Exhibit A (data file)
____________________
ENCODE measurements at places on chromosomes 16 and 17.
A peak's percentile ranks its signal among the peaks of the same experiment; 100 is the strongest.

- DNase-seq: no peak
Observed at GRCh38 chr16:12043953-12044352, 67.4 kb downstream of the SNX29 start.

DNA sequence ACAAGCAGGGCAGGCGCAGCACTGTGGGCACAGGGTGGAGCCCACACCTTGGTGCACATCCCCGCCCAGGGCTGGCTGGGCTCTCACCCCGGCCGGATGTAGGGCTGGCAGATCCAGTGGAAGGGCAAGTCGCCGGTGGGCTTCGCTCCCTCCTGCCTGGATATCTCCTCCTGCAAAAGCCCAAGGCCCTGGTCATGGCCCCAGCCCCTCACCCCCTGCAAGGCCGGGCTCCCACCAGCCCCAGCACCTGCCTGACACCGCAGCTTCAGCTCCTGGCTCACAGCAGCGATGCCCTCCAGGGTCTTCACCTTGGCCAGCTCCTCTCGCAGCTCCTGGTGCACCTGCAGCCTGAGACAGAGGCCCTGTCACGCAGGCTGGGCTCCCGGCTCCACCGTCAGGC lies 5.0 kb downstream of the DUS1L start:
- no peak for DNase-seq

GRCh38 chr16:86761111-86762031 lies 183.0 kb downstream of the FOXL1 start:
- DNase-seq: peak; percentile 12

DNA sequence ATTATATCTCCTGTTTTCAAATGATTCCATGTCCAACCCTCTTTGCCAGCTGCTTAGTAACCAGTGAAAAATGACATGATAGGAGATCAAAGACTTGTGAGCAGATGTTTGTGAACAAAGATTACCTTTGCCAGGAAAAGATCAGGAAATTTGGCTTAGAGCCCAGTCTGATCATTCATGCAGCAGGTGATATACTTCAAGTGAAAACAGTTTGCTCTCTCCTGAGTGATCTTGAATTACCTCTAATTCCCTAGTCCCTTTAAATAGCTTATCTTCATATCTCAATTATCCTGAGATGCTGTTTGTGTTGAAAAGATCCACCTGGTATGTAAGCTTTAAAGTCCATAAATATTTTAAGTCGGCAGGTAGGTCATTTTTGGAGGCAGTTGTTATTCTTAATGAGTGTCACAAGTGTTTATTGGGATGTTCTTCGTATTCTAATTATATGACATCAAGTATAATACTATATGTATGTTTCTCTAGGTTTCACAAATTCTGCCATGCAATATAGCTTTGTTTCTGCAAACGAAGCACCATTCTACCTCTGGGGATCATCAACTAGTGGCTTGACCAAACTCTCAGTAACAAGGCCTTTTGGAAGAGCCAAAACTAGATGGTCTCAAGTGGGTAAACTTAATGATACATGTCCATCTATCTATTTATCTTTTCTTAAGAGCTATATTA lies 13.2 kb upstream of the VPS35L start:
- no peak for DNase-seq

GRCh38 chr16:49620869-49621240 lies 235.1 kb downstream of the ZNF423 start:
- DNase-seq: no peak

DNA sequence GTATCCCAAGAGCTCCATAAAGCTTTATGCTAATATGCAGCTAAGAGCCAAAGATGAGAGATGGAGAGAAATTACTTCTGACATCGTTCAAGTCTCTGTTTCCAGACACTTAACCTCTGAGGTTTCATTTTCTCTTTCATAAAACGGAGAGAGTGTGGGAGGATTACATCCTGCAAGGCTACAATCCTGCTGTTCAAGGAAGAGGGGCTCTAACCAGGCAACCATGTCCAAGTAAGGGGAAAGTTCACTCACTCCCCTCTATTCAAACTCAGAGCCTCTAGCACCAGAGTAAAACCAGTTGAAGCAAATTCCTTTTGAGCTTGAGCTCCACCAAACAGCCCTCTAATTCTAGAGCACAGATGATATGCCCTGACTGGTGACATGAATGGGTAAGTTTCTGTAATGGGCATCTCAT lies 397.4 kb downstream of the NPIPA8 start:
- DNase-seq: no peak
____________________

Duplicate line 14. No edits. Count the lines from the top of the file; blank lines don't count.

- DNase-seq: no peak